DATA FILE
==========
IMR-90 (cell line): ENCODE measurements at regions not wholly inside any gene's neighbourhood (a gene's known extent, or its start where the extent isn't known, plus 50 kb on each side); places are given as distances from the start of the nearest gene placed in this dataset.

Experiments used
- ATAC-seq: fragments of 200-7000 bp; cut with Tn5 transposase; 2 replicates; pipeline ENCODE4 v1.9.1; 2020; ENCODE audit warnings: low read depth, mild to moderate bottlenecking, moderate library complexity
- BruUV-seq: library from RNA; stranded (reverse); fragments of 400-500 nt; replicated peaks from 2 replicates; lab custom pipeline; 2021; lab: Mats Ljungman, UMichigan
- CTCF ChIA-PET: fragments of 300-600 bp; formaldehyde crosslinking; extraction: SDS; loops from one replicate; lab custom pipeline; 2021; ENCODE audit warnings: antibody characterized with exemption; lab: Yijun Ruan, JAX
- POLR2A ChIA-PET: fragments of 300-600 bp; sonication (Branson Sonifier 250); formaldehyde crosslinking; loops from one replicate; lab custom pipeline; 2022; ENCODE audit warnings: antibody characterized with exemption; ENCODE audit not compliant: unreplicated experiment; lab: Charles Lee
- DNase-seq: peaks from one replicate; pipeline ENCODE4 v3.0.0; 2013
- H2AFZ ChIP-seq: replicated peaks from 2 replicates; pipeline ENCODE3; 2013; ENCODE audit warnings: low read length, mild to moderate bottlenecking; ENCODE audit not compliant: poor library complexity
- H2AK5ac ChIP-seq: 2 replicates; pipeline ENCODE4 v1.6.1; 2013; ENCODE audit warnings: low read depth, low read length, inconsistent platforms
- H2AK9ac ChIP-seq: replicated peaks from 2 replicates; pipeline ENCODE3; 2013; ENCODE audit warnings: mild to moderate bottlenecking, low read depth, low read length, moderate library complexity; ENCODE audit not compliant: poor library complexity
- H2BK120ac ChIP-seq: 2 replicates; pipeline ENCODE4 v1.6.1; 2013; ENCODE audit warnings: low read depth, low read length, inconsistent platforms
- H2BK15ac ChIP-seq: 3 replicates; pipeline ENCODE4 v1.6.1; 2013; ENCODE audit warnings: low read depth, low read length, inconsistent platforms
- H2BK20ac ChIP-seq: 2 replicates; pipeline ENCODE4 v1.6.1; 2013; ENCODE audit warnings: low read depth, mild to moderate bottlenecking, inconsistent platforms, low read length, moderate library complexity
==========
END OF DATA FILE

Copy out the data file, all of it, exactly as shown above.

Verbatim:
IMR-90 (cell line): ENCODE measurements at regions not wholly inside any gene's neighbourhood (a gene's known extent, or its start where the extent isn't known, plus 50 kb on each side); places are given as distances from the start of the nearest gene placed in this dataset.

Experiments used
- ATAC-seq: fragments of 200-7000 bp; cut with Tn5 transposase; 2 replicates; pipeline ENCODE4 v1.9.1; 2020; ENCODE audit warnings: low read depth, mild to moderate bottlenecking, moderate library complexity
- BruUV-seq: library from RNA; stranded (reverse); fragments of 400-500 nt; replicated peaks from 2 replicates; lab custom pipeline; 2021; lab: Mats Ljungman, UMichigan
- CTCF ChIA-PET: fragments of 300-600 bp; formaldehyde crosslinking; extraction: SDS; loops from one replicate; lab custom pipeline; 2021; ENCODE audit warnings: antibody characterized with exemption; lab: Yijun Ruan, JAX
- POLR2A ChIA-PET: fragments of 300-600 bp; sonication (Branson Sonifier 250); formaldehyde crosslinking; loops from one replicate; lab custom pipeline; 2022; ENCODE audit warnings: antibody characterized with exemption; ENCODE audit not compliant: unreplicated experiment; lab: Charles Lee
- DNase-seq: peaks from one replicate; pipeline ENCODE4 v3.0.0; 2013
- H2AFZ ChIP-seq: replicated peaks from 2 replicates; pipeline ENCODE3; 2013; ENCODE audit warnings: low read length, mild to moderate bottlenecking; ENCODE audit not compliant: poor library complexity
- H2AK5ac ChIP-seq: 2 replicates; pipeline ENCODE4 v1.6.1; 2013; ENCODE audit warnings: low read depth, low read length, inconsistent platforms
- H2AK9ac ChIP-seq: replicated peaks from 2 replicates; pipeline ENCODE3; 2013; ENCODE audit warnings: mild to moderate bottlenecking, low read depth, low read length, moderate library complexity; ENCODE audit not compliant: poor library complexity
- H2BK120ac ChIP-seq: 2 replicates; pipeline ENCODE4 v1.6.1; 2013; ENCODE audit warnings: low read depth, low read length, inconsistent platforms
- H2BK15ac ChIP-seq: 3 replicates; pipeline ENCODE4 v1.6.1; 2013; ENCODE audit warnings: low read depth, low read length, inconsistent platforms
- H2BK20ac ChIP-seq: 2 replicates; pipeline ENCODE4 v1.6.1; 2013; ENCODE audit warnings: low read depth, mild to moderate bottlenecking, inconsistent platforms, low read length, moderate library complexity